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CHICAGO — Dominik Kubalik is leaning on David Kampf while he transitions to life in the NHL with the Chicago Blackhawks. He peppers his Czech countryman with all sorts of questions.

”I think he’s a little bit mad at me right now,” a grinning Kubalik said, ”because I’m still asking ‘What’s that?’ and ‘Where are we going?’ and ‘Where’s the training room?’ Stuff like that.”

The Blackhawks have their own questions about Kubalik, one of the biggest variables in their pursuit of the franchise’s first playoff appearance since 2017.

It sure looks as if Jonathan Toews and Patrick Kane might play together on Chicago’s top line, and close friends and former juniors teammates Dylan Strome and Alex DeBrincat are a good bet for the second line. Kubalik is in the mix to play alongside one of those potent duos.

It would be quite an opportunity to walk into as a 24-year-old rookie, but Kubalik isn’t looking ahead.

”Everything is pretty new,” he said. ”I’m just trying to get used to it as quick as possible. But I feel great.”

Kubalik skated with Strome for at least part of Saturday’s session on the second day of training camp. Strome played against Kubalik at the world championships and saw him in the Ontario Hockey League a few years ago.

”He’s got a real hard shot, fast skater, some good hands,” Strome said. ”So I think he’s going to add a different element to our team. He’s got a great one-timer. He knows where to go and knows how to find open ice. Big body, too, so it’s a lot of good attributes to have in a player.”

Coach Jeremy Colliton said Kubalik has been ”as advertised” so far.

”It’s going to be somewhat of an adjustment for him,” Colliton said. ”He has played over here in North America before, so that’s good. But it’s still going to take some practices and games.”

Kubalik was drafted by Los Angeles in the seventh round in 2013. But the 6-foot-2 winger never played for the Kings, who shipped him to Chicago for a fifth-round pick in January.

He had spent most of his career in the Czech Republic before playing for HC Ambri-Piotta in Switzerland for part of the 2017-18 season and again last year.

Kubalik had 25 goals and 32 assists in 50 games for the Swiss club last season, and then had a goal and five assists in five playoff games. He also had six goals and six assists in 10 games at the worlds.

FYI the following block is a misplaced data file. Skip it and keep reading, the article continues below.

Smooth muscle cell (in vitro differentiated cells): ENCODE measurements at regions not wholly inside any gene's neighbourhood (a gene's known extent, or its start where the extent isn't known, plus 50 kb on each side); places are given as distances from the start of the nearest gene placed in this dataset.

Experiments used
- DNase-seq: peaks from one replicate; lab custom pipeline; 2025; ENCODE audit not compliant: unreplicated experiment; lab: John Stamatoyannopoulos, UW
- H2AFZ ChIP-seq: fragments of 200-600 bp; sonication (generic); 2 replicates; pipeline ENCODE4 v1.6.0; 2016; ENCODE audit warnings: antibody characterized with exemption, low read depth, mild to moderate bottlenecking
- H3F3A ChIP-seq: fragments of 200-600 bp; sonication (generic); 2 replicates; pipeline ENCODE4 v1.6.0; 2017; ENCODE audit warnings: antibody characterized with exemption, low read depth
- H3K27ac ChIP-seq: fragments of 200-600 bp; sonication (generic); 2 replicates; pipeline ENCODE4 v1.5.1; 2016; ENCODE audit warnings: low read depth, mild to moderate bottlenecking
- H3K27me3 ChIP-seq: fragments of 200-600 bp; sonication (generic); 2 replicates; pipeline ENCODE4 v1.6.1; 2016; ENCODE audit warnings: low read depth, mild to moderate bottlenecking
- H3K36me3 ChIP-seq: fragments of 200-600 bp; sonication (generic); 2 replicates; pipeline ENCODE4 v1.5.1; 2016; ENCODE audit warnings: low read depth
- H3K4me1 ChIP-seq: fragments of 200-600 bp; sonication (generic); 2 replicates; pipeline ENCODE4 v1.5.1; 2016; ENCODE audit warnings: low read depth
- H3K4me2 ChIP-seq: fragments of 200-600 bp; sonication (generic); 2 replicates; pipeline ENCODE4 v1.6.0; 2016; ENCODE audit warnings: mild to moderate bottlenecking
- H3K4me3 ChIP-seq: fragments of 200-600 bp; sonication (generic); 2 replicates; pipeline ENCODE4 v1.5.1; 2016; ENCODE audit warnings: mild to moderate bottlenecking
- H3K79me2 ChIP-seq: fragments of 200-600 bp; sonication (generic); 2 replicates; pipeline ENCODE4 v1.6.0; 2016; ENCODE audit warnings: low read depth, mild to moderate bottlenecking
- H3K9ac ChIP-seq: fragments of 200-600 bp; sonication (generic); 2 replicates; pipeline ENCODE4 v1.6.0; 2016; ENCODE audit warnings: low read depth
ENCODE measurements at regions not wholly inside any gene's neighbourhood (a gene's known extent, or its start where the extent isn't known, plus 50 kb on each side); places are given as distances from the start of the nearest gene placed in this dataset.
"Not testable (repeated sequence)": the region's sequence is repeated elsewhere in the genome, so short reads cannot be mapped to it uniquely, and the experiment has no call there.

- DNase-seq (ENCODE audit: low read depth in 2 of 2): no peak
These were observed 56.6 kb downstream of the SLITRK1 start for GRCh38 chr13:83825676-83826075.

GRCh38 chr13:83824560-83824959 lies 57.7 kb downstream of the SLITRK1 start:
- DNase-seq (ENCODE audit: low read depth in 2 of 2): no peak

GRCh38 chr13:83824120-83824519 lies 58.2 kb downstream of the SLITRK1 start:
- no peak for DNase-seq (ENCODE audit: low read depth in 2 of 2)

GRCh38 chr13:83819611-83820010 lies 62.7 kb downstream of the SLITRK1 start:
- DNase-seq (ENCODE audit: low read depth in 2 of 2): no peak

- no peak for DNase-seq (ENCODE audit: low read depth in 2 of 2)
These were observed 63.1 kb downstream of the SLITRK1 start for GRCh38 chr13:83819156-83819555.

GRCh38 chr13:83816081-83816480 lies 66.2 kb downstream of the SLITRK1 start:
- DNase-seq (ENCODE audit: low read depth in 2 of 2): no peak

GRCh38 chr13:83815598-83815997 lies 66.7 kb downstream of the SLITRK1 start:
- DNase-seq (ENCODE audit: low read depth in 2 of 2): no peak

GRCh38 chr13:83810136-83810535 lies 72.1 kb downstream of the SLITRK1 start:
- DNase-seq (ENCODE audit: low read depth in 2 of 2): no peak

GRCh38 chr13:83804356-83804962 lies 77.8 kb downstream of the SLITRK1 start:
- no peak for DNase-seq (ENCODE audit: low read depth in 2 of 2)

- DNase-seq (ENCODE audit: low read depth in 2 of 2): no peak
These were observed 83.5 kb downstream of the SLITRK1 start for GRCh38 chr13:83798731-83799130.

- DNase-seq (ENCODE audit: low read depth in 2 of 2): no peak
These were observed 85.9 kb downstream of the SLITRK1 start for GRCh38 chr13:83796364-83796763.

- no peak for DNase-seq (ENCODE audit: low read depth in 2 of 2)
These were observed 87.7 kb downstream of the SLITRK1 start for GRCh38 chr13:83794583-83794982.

The move to Ambri-Piotta was a key moment for Kubalik in his journey to the NHL.

”I was still thinking that I just need to make another step in my career,” he said. ”So I decided to, if there was a chance to go to Switzerland, felt pretty good about it. So I tried it and it actually worked pretty well.”

Kubalik plans to stick to his strengths in his transition to the NHL.

”I think I’m playing pretty simple,” he said. ”I don’t want to handle the puck for a while. I want to just put it as quick as possible to the net. If there is a chance to shoot, I’m just going to take it.”

While Kubalik is learning his way around Chicago, there was at least one familiar face in the locker room when he joined the Blackhawks. He played with Kampf on a U-20 team in the Czech Republic a couple years ago.

He also could make his NHL debut in his home country when Chicago begins the season in Prague on Oct. 4 against Philadelphia.

”I don’t really want to think about it. It’s still pretty far away,” he said. ”But obviously I know it would be probably amazing.”

Strome’s development will be huge factor for Blackhawks

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Each day in the month of August we’ll be examining a different NHL team — from looking back at last season to discussing a player under pressure to identifying X-factors to asking questions about the future. Today we look at the Chicago Blackhawks.

One of the few bright spots for the 2018-19 Chicago Blackhawks had to be the emergence of Dylan Strome following his mid-season acquisition from the Arizona Coyotes.

The No. 3 overall pick in the 2015 draft, Strome was a talented young player that had performed and produced at an incredibly high level at every stop in his development. He was a dominant junior player and a point-per-game player in the American Hockey League, but never really had much of a chance to shine with the Coyotes at the NHL level.

They were patient and methodical in his development, wanting him to grow as a two-way center before throwing him into the deep-end of the NHL pool. He would never get a chance to take that step in Arizona having been traded to Chicago for Nick Schmaltz. At the time, it seemed like a great gamble for the Blackhawks to take. They needed young, cheap players that still had big-time potential to help restock their cupboards, and the cost to get him was not fair.

The early returns have been great.

[MORE: 2018-19 Summary | Under Pressure | Three Questions]